Management of Functional Abdominal Pain and Irritable Bowel Syndrome in Children and Adolescents

Eric Chiou; Samuel Nurko

Disclosures

Expert Rev Gastroenterol Hepatol. 2010;4(3):293-304. 

In This Article

Complementary & Alternative Therapies

Approximately 36–41% of children with gastrointestinal complaints use complementary and alternative medicine (CAM) each year.[69–71] By definition, complementary medicine is used alongside conventional medicine, while alternative medicine is used in place of conventional medicine. CAM includes techniques such as acupuncture, chiropractics, homeopathy, herbal medicine and spiritual healing. It is important for clinicians to be aware of some of the more common forms of CAM, especially since some therapies can have adverse effects and may interfere with conventional, allopathic medications. Not surprisingly, evidence to support the use of CAM modalities in children is lacking, and there is a serious need for further research in this area.

Several herbal preparations, including Chinese herbal medications, ginger, bitter candytuft monoextract and peppermint oil (which was discussed previously in this article) have been employed for the treatment of FGIDs. Bensoussan et al. found that adults with IBS who received Chinese herbal medications in a randomized double-blind trial of 116 patients had significant improvements in bowel symptom scores as rated by patients (p = 0.03) and by gastroenterologists (p = 0.001) when compared with placebo.[72] Patients receiving Chinese herbal medications also reported significantly higher overall scores on a global improvement scale. On the other hand, in a later study by Leung et al., traditional Chinese herbal medications were not found to be superior to placebo in terms of symptoms and quality of life in adult patients with diarrhea-predominant IBS.[73]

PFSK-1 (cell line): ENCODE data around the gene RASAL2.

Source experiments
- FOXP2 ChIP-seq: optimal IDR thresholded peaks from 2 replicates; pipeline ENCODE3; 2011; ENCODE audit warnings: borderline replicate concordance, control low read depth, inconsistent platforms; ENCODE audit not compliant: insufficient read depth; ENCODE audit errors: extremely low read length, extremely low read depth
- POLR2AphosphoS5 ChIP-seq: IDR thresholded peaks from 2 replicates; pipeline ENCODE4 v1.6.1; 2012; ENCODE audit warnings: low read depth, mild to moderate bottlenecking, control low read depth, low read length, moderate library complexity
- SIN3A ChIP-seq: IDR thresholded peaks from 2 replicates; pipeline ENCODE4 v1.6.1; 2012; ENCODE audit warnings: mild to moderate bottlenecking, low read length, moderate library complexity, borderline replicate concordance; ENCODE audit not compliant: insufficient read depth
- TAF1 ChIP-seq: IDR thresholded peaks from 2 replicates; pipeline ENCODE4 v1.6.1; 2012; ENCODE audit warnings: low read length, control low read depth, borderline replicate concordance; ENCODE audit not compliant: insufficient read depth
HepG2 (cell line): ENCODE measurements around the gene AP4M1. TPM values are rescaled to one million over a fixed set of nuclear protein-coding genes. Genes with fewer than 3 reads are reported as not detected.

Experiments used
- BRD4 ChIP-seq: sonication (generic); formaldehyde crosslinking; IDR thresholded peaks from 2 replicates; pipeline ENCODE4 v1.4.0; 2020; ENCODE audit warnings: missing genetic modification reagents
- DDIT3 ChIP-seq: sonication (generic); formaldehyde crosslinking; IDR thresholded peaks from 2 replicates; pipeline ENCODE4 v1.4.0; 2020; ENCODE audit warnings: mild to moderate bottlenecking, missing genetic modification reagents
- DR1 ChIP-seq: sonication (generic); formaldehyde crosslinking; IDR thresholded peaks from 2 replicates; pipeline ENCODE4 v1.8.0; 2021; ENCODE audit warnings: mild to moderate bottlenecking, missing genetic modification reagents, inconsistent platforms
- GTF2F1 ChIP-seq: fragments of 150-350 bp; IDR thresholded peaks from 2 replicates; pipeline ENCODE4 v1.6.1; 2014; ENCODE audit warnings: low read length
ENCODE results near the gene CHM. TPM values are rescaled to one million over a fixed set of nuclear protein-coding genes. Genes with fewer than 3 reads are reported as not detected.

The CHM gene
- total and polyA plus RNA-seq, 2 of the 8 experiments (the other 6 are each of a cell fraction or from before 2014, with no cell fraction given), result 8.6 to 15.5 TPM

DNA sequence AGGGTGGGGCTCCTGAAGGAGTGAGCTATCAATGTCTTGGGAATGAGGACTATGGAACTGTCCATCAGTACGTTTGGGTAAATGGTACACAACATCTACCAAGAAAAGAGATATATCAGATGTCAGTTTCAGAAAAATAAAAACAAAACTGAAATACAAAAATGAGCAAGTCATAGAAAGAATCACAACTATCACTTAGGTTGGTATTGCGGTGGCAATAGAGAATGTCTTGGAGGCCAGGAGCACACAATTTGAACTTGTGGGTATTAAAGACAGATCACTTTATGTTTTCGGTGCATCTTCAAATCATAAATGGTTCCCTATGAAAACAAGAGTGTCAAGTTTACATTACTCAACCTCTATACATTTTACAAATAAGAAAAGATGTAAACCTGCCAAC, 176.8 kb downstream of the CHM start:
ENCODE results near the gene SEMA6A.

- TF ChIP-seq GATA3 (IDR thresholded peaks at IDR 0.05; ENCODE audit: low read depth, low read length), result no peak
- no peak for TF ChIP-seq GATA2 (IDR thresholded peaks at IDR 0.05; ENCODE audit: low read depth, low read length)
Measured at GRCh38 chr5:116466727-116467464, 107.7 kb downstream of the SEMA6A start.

Acupuncture, also adapted from traditional Chinese medicine, is postulated to have effects on acid secretion, gastrointestinal motility and sensation of visceral pain, possibly mediated through the release of opioid peptides in the CNS and enteric nervous system. Two recent adult trials, however, did not find evidence to support the superiority of acupuncture compared with sham acupuncture in the treatment of IBS.[74,75] There have been no studies using acupuncture to treat children with FAP or IBS. A small, noncontrolled study of 17 children with chronic constipation reported an increased frequency of bowel movements with true acupuncture compared with placebo acupuncture.[76] Massage therapy has been hypothesized to reduce excitation of visceral afferent fibers and possibly dampen central pain perception processing, but there are limited data on the usefulness of massage therapy for FAP or IBS.

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